I have to confess I've never understood the uproar over privacy issues. I'm law abiding. I don't particularly care whether my bald head shows up in a CIA database of satellite photographs. If NSA wants to keep track of my conversations with my brother about the Cleveland Indians' bullpen, that's OK. If things really, truly get Orwellian in this country some day, then we have a lot more to worry about than whether the government is listening into our conversations or taking pictures of our new cars.
Some people talk about an erosion of Americans' fundamental rights and liberties. As an aside, it's ironic to me that those who argue about rights often wade into hypocrisy. Some of those who insist on an expansive view of the right to bear arms are willing to suspend things like the right to a fair trial, while some of those who would like to pretend the Second Amendment doesn't exist want to read a right to privacy into every corner of the Constitution. OK, that's me the centrist talking. There are extremes on both sides of the political divide. But I probably sound like a conservative here to my more liberal friends when I question whether this alleged erosion of liberty is dangerous or is happening at all.
So, just what are our fundamental rights? They are enshrined in the Bill of Rights and in things like the Declaration of Independence, where the rights to life, liberty and the pursuit of happiness are asserted. And then there's more than two hundred years of precedents set down by Court decisions. I'm not a Constitutional scholar, so this is just one layperson's opinion. But let's look at some of the recent developments related to the war on terror and how they impact our rights, namely the newly legal power of the Executive Branch to conduct wiretaps with diminished Legislative or Judicial oversight, and the changing rules about using "spy satellites" to capture and store photographs of domestic targets. Leaving aside the issue of oversight for a moment, what rights do these developments really impact?
The only impacted right that I can think of is the Second Amendment right to be "secure...against unreasonable searches and seizures." There's no explicit right to be secure against observation or surveillance, unreasonable or otherwise. The inalienable right to liberty, as enumerated in the Declaration and the Fifth Amendment, may be a little fuzzier, but there's little way to argue that increased surveilliance reduces liberty. Liberty impacts what we are free to do, not whether the government is able to watch us do it. It gets a little creepy to think about being followed or watched, and I suppose in a perfect world I'd rather that the government not be taking my pictures or recording my conversations, but it is not a perfect world. If increased surveilliance can help protect us from terrorist attack, it is worth it.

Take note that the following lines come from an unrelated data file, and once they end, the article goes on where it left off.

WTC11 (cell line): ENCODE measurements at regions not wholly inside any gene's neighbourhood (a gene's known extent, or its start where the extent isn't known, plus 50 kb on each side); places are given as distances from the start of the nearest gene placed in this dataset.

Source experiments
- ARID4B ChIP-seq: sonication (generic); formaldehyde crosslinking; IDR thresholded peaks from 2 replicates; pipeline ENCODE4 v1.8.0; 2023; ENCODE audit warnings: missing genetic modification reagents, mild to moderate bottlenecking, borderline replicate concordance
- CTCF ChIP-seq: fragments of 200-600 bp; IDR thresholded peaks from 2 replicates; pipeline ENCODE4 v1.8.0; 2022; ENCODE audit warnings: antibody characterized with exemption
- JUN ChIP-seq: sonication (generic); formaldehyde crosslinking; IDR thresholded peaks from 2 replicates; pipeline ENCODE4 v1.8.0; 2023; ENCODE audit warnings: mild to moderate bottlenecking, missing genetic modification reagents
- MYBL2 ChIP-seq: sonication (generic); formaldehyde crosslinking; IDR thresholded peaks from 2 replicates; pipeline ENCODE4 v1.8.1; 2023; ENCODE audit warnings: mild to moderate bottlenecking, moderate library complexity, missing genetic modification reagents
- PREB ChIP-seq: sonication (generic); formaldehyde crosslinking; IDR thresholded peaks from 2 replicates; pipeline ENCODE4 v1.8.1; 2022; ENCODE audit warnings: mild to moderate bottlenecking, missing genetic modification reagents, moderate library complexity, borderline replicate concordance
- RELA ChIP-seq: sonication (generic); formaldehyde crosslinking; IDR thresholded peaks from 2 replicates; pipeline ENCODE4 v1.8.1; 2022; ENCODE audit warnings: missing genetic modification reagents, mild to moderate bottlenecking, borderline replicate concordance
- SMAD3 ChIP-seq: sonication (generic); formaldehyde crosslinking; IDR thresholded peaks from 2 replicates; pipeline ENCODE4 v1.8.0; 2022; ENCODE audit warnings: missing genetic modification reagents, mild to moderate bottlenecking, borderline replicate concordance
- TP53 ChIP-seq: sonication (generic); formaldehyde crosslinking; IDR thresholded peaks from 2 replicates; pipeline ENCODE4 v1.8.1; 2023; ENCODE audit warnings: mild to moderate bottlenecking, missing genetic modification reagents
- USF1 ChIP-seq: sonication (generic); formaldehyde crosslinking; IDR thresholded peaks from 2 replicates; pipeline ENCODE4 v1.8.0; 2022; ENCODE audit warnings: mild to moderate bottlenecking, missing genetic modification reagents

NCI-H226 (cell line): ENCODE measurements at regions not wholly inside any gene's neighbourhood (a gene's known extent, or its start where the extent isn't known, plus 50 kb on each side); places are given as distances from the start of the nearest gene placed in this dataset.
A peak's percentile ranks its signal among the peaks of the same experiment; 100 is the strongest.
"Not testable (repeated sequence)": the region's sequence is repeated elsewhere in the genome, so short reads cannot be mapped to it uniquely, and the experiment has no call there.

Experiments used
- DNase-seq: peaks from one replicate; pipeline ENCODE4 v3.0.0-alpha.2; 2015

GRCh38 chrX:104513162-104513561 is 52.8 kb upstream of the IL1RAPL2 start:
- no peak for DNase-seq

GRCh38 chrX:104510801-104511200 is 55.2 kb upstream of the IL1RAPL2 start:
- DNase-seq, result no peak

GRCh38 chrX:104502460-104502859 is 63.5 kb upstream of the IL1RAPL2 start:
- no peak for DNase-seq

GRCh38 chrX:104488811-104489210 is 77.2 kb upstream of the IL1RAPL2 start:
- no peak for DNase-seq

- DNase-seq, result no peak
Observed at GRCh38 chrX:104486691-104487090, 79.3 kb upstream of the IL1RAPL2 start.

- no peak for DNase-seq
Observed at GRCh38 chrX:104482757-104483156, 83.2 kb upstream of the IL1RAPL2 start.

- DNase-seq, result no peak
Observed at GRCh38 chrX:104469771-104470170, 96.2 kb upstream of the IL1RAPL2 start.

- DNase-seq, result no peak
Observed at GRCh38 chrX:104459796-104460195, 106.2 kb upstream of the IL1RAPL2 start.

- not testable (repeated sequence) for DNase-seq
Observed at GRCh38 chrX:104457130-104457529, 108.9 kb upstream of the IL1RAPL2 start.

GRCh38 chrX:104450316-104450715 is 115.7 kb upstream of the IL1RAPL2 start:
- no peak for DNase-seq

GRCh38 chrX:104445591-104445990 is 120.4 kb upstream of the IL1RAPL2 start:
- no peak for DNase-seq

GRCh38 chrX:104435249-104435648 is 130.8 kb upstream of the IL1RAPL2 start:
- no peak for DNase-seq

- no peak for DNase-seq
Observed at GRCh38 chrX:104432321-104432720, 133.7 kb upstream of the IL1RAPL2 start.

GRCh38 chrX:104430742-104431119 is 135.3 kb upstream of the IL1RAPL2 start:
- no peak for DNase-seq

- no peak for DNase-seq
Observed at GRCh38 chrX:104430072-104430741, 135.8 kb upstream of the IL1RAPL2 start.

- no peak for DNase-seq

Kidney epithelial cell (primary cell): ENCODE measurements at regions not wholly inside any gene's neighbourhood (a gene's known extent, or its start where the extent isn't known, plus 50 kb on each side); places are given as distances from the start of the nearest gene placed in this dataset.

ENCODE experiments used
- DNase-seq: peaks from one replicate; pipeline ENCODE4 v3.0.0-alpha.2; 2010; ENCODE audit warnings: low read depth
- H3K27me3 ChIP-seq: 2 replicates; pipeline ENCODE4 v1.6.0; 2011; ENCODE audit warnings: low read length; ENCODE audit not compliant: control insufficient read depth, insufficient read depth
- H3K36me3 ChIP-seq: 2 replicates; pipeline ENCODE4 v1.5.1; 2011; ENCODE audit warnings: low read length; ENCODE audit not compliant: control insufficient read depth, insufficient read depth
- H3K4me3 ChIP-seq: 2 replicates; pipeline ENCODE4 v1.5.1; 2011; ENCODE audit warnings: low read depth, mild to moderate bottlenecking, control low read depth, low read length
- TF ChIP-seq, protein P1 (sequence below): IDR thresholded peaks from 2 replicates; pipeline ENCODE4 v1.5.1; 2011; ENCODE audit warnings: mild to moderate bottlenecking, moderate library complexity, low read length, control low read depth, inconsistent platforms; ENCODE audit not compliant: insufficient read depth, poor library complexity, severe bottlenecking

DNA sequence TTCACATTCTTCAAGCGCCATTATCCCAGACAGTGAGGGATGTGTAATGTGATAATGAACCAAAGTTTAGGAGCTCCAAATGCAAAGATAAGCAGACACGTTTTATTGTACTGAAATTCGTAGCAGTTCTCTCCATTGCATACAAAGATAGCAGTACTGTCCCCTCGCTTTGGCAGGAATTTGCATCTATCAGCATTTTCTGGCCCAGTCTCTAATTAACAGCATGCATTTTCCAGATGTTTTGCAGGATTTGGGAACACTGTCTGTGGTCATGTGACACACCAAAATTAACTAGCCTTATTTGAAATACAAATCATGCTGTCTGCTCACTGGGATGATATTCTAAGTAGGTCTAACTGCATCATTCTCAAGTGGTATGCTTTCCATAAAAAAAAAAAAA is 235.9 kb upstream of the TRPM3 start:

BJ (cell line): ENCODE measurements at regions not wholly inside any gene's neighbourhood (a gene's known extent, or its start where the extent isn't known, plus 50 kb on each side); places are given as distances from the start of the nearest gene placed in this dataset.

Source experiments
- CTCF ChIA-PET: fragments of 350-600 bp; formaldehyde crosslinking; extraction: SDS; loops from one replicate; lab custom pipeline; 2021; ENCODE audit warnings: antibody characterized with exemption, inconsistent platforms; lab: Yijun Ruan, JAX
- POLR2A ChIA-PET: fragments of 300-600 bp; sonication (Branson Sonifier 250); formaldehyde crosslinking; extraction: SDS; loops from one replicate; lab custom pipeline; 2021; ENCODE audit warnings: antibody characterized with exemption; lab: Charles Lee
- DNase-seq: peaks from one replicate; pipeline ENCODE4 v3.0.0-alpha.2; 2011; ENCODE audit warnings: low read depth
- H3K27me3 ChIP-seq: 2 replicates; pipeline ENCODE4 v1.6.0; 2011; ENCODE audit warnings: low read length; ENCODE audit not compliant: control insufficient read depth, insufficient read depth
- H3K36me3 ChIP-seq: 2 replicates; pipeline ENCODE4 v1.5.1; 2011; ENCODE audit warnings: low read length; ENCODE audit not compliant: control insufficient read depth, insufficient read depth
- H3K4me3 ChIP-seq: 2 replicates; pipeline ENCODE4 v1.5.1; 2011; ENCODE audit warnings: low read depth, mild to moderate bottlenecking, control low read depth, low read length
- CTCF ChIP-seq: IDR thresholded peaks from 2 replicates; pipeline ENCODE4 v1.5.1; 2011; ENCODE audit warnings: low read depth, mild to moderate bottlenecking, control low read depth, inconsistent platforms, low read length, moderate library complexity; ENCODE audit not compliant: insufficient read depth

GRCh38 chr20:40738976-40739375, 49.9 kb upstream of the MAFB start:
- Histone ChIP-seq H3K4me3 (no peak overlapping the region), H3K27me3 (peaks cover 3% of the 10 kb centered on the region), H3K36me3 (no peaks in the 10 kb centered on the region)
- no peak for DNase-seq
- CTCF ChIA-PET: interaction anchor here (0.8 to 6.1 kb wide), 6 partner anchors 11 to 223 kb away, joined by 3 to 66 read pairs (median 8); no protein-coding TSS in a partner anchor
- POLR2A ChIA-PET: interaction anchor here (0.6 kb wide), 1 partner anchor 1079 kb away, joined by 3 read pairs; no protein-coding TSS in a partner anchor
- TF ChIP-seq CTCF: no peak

"Wait a minute," I say to myself. There must be things like Peeping Tom laws. I'm not going to research it. I have other things to do. But I'm pretty sure there are laws against looking into neighbors windows. At the very least, it's frowned upon. But that's just weird. There's a sniff test that says this stinks. People shouldn't go snooping around each others' houses, and the government shouldn't capriciously be peeping into our homes recording what we do. But that's not what this is about. It's about letting loose on the reins that society places on its own government, so that the government can do one of its primary jobs, which is protect the people. Allowing a little more snooping seems to have the potential to vastly improve our security, without adding much stink at all to society.
"But what if?" many will hasten to ask. What if this gets out of control, and surveilliance turns into unreasonable searches and seizures, or real curbs on our liberties. What if an unscrupulous administration (such as the current one?) ministerprets data it receives from surveilliance and turns it into an excuse to wrongfully arrest and imprison an innocent citizen? Current plans don't allow for that. Arrests still require warrants, for example. But it's possible to see things devolve in this direction.
So if there's anything to be alarmed about, it's the degree to which Congress is allowing the administration to operate without oversight. The wiretapping authorization is for six months. Congress should take greater care at before the end of that period to ensure that the increased ability to conduct surveillance on domestic targets does not get out of hand, and does not actually go so far as to impinge on our rights and liberties.
So, wave hello to the spy satellite, and whisper sweet nothings to the NSA. As long as there are adequate checks and balances to avoid the abuse of power by any one branch of government, then there are far more important things to worry about.